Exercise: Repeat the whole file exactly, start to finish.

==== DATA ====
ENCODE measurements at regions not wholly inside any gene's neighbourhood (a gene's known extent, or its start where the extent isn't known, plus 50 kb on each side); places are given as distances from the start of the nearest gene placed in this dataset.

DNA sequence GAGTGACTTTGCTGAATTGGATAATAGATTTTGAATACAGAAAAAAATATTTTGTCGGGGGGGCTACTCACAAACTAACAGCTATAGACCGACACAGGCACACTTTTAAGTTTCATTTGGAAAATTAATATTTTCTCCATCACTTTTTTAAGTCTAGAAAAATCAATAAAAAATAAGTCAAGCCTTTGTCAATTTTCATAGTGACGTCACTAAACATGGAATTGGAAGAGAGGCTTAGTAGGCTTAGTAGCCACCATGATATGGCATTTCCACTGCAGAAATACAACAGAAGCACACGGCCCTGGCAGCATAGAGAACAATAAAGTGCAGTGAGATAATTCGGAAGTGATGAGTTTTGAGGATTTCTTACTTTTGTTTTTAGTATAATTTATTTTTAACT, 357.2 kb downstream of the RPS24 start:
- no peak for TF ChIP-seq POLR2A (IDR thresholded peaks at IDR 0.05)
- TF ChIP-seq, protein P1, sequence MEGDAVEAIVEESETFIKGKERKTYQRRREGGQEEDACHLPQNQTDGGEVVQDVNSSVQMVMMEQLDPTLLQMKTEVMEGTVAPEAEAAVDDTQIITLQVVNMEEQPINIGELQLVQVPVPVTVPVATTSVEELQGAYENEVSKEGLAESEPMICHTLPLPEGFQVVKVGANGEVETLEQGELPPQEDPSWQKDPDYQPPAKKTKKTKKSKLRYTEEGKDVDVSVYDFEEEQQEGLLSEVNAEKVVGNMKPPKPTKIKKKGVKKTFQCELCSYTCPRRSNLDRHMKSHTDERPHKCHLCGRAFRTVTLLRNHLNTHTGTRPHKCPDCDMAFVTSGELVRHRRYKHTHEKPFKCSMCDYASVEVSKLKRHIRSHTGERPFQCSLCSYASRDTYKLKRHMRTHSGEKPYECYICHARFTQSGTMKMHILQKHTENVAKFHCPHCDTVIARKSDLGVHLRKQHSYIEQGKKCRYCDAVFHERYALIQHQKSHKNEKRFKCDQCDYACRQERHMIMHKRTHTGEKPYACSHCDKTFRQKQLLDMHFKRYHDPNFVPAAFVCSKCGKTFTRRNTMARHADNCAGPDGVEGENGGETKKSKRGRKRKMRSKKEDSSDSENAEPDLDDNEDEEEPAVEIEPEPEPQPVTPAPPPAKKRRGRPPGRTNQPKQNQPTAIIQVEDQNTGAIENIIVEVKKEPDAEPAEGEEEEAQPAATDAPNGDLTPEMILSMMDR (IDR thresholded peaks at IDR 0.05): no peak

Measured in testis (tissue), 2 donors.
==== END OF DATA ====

ENCODE measurements at regions not wholly inside any gene's neighbourhood (a gene's known extent, or its start where the extent isn't known, plus 50 kb on each side); places are given as distances from the start of the nearest gene placed in this dataset.

DNA sequence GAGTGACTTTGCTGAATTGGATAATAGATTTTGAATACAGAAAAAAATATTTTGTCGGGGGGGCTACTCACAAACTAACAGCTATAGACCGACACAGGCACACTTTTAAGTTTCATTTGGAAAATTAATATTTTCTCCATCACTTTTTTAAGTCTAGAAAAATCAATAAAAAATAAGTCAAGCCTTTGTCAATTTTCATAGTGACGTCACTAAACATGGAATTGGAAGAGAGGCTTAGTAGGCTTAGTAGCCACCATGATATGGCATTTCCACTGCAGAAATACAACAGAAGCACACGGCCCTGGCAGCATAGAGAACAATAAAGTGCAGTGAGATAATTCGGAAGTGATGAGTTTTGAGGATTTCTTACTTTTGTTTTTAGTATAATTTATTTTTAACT, 357.2 kb downstream of the RPS24 start:
- no peak for TF ChIP-seq POLR2A (IDR thresholded peaks at IDR 0.05)
- TF ChIP-seq, protein P1, sequence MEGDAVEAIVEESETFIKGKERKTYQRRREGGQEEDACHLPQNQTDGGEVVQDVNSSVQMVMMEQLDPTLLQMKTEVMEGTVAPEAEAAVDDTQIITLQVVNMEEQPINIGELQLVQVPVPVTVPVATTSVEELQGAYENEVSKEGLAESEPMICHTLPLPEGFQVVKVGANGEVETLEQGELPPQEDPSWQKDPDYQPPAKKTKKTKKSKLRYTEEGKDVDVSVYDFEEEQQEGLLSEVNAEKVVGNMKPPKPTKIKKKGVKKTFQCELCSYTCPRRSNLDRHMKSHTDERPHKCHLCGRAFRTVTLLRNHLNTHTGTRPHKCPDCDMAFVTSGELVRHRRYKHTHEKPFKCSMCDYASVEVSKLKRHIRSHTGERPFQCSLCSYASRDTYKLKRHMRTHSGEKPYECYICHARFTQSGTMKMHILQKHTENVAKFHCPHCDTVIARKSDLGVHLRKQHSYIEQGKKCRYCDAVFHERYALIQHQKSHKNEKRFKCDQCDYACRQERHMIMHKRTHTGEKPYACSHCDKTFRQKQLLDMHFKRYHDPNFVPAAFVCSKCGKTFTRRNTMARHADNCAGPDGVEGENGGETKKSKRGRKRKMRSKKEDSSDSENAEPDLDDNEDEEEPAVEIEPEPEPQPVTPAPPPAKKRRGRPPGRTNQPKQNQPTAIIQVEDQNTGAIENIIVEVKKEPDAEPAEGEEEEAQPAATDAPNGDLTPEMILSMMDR (IDR thresholded peaks at IDR 0.05): no peak

Measured in testis (tissue), 2 donors.